“We need to move forward with this permit,” one DENR supervisor emailed colleagues in 2012, referring to a regulatory dispute at one power plant. “Duke is getting impatient.” Read more here.
From the Triad City Beat piece: McCrory mounted an aggressive campaign for 1977-78 SGA President as part of a concerted effort to return student government to the strident, old-boy’s-club it had traditionally been. ... During “The Great Debate” (honest, that’s what they called it) McCrory positioned himself steadfastly against “wasteful spending,” expressing a desire to exert budgetary oversight across all student activities, especially the newspaper and arts magazines. As head of the Presidential Court he pledged stiffer penalties for those who violated the rules. Read more here.
Tillis’ name won’t be first on May 6 ballots because he leads in the polls or because his name was picked out of a hat. His name will be there because of a policy adopted by the State Board of Elections more than a decade ago that determines ballot order for primaries.
Put simply, the ballot order, based on candidates’ last names, switches back and forth on two-year cycles between alphabetical order and reverse alphabetical order, starting with a different letter each year. Confused? Read more here.
The ad, “Steyer Infection,” juxtaposes Harry Reid’s denunciation of the Koch brothers with a narrative about Reid’s relationship with billionaire environmentalist Tom Steyer and his brother Jim, who runs a ratings service for children’s products. ...
The ad is running online only and is being pushed particularly in Arkansas, Louisiana, Michigan, and North Carolina, where the liberal Senate Majority PAC — funded in part by billionaire former New York City mayor Michael Bloomberg – has ads up slamming “out-of-state billionaires” and the ”corporate and special interests” it says are trying to buy the election. Read more here.
The idea of a mileage fee is simple. But the execution is complicated, and the politics are dicey.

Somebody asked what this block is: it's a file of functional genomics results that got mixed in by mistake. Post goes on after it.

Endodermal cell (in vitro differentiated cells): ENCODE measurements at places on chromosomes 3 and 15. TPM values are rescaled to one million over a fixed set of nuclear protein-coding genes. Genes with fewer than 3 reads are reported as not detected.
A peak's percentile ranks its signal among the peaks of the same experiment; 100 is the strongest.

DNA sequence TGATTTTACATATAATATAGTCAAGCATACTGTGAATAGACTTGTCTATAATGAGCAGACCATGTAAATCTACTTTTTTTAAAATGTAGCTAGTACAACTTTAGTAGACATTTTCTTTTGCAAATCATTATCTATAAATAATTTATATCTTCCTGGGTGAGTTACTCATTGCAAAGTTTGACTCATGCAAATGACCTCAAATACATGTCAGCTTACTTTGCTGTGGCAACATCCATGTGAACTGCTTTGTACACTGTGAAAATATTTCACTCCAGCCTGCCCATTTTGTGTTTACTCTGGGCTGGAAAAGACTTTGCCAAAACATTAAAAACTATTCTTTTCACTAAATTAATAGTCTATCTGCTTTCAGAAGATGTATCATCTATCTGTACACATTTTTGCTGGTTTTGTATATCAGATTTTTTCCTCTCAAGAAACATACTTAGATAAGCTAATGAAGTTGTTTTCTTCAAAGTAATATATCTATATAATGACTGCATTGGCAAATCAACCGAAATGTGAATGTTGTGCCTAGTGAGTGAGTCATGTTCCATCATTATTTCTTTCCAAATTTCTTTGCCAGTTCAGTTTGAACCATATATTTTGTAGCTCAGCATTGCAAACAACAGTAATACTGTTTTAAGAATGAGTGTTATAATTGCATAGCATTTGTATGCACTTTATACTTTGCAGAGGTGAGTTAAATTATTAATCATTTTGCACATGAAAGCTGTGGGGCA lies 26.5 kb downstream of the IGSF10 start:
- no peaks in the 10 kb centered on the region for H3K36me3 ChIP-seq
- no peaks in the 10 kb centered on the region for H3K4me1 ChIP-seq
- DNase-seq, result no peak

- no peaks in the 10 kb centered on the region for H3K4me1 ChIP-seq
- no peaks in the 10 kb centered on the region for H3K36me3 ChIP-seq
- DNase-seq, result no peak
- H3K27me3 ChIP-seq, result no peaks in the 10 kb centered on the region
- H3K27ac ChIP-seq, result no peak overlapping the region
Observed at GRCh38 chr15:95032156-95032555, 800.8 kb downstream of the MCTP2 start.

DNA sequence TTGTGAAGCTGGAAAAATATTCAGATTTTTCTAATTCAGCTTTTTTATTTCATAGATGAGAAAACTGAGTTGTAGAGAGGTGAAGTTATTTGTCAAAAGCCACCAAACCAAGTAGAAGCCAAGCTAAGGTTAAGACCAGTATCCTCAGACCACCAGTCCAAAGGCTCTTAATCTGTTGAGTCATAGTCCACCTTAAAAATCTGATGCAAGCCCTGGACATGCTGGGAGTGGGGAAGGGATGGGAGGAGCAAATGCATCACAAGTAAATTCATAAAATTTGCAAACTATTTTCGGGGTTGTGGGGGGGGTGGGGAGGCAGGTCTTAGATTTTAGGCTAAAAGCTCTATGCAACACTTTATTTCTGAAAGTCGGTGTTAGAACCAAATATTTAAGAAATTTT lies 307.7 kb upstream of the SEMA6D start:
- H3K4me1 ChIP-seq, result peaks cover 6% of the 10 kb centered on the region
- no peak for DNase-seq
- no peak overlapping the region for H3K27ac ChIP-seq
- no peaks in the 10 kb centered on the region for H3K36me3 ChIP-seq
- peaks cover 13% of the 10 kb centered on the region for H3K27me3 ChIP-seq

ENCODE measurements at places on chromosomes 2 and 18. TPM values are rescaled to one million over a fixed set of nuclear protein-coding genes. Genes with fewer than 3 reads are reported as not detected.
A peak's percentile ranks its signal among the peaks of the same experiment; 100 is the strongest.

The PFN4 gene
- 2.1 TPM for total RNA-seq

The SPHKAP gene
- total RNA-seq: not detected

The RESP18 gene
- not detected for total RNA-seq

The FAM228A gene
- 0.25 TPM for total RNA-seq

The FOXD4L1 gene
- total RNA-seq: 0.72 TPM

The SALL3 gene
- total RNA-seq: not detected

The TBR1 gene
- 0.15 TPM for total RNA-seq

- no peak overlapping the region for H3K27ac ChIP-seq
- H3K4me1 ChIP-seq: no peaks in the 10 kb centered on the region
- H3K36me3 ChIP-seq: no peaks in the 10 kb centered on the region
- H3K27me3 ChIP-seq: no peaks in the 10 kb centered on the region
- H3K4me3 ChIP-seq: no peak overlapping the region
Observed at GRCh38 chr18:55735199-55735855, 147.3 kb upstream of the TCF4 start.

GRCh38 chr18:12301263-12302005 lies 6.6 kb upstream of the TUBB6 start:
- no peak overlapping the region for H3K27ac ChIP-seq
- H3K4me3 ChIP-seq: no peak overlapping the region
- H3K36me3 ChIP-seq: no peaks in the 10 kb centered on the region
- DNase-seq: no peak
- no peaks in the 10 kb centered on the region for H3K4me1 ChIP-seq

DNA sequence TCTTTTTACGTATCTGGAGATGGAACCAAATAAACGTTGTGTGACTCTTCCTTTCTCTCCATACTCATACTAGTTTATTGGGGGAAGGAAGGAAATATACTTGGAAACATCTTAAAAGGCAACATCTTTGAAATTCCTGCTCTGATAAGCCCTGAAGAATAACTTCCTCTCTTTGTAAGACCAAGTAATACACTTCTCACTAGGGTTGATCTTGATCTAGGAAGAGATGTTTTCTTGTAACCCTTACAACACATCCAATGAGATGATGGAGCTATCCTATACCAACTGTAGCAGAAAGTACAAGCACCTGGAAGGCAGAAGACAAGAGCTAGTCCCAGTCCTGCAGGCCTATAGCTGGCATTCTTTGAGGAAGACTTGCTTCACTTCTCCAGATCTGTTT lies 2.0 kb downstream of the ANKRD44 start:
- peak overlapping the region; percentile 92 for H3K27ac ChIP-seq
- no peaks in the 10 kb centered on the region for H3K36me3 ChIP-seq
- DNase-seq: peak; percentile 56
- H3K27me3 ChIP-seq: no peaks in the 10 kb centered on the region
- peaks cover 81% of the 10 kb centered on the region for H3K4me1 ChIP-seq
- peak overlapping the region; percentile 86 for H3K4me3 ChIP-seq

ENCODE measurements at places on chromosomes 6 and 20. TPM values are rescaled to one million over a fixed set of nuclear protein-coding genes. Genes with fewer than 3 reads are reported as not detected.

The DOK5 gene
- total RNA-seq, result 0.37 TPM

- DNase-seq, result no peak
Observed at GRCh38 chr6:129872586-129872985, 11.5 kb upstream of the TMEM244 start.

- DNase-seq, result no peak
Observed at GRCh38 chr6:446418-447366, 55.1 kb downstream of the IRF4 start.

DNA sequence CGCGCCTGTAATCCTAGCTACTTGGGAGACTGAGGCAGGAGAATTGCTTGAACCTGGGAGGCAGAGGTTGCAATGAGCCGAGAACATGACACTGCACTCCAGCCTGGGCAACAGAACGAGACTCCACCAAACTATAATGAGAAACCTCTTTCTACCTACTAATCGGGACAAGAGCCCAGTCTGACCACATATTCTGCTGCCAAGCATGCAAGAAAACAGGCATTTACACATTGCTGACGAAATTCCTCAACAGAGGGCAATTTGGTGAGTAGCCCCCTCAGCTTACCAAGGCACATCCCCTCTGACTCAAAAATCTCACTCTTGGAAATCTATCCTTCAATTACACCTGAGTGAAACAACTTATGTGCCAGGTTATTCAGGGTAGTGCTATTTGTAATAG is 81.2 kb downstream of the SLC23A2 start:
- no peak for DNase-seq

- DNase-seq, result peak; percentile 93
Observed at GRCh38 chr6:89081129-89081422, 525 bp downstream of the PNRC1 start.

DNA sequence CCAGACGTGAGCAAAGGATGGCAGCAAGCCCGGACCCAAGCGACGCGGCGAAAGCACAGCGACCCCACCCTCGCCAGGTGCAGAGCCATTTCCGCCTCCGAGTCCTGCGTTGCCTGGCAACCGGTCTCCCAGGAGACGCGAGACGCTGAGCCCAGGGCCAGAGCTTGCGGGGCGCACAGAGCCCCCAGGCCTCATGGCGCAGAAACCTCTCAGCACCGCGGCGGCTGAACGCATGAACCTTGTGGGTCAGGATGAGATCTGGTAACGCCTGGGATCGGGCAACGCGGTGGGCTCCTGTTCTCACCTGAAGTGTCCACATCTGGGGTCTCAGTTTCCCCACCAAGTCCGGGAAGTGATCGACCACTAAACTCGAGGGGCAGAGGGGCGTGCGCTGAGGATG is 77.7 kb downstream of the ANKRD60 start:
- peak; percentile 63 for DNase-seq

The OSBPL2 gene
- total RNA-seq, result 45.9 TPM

At least 10 other states have considered mileage fees. ... In theory, with such a system in place, one day you might pay X cents a mile to the federal government for the 100 miles you added to the odometer last week – plus state taxes at different rates for the 80-mile share that took place in North Carolina and the 20 miles in Virginia. Meanwhile, Raleigh might claim a piece of the action, too, because you spent 50 of those miles on city streets.
It could be easy to set these per-mile rates so that the average driver pays about the equivalent of today’s per-gallon fuel tax. You could decide how much higher the per-mile charge would be for the heavy trucks that do most of the damage to our highways and bridges.
That sounds fair. And it sounds creepy. If the tax collectors know where we’ve been driving, who else knows? Read more here.
The decision came during a 15-minute meeting and capped a day of frenzied tweets, phone calls and online petitions. It came just five days after former Democratic Mayor Patrick Cannon resigned following his arrest on federal corruption charges. Read more here.
In doing so, this new tax policy turned its back on simple, fair and transparent federal laws that allow married, same-sex couples to file jointly – with all of the requisite veracity of a “married” status – regardless of where they live. Read more here.
Democrats target Virginia Foxx’s voting record. Read more here.
N.C. to get federal storm aid. Read more here.